Critic Reviews for Titanic
Surprisingly fact-based at times, complete nonsense at others, yet ultimately inextricable from the evil regime that created it. A fascinating case study in how propaganda bends facts to suit its own agenda.
Neither the first nor the best film telling the story of the doomed ocean liner, the 1943 German version is nonetheless fascinating.
As filmmaking, it's not much to get excited about, but as a curio, it's something else again.
Audience Reviews for Titanic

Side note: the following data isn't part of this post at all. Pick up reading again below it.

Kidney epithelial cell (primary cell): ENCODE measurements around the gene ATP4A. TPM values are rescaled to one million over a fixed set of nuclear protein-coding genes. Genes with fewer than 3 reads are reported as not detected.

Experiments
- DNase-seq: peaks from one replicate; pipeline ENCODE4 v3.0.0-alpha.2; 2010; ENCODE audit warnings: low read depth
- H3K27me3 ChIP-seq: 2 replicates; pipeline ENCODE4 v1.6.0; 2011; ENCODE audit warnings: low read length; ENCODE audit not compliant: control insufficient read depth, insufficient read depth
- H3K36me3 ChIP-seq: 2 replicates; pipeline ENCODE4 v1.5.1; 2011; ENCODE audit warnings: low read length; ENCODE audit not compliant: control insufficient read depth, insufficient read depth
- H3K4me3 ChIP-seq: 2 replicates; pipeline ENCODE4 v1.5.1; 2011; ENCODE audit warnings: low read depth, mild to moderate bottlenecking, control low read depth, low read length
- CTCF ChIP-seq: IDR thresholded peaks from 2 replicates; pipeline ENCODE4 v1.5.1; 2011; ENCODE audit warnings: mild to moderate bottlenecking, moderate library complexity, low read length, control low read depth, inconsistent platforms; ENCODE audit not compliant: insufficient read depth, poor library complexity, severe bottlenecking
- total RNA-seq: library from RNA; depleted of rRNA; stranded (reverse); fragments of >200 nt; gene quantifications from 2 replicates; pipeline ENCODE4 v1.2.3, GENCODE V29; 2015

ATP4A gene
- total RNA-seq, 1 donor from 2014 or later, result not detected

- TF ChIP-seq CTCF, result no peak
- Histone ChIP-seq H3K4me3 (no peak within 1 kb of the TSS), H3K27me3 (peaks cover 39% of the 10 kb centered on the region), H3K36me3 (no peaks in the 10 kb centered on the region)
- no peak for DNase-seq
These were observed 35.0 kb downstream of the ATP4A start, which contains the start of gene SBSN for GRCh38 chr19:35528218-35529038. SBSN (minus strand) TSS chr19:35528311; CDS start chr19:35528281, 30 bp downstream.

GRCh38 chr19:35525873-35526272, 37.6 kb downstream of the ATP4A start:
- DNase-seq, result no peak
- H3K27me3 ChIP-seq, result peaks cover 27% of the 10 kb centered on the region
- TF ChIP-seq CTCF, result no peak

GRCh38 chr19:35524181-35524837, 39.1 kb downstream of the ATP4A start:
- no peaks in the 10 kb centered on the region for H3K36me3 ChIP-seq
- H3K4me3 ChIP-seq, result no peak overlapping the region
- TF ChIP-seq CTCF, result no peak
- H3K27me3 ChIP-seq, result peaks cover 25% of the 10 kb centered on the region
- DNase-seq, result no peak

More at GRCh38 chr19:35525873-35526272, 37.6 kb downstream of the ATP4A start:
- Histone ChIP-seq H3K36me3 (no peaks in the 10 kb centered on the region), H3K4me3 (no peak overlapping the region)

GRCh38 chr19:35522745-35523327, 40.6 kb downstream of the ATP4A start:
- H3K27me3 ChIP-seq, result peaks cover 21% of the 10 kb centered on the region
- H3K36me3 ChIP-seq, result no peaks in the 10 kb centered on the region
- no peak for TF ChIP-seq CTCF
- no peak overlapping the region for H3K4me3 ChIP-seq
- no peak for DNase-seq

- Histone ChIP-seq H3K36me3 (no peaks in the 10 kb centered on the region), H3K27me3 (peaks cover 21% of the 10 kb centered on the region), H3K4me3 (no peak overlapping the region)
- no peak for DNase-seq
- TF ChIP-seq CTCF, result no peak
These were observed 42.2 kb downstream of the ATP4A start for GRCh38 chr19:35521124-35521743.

The Nazi propaganda film Titanic is incredibly bizarre yet imminently fascinating. Aside from a few names, the ship, and the iceberg, there's no resemblance to the real people and events. In this version greedy president of the White Star Line, Bruce Ismay, pushes the Titanic's speed in order to set a new world record in hopes of raising the company's stock price and winning a prestigious Blue Ribbon; meanwhile the ship's only German officer, Petersen, attempts to warn passengers and crew that an impending disaster awaits if the ship isn't slowed down before they reach the ice fields that lie ahead. The film is appalling on so many levels, yet it's rather interesting to see how things have been distorted to fit the anti-British narrative. An obscene piece of propaganda, Titanic failed spectacularly (forgotten almost immediately after it was released) and sank into obscurity.
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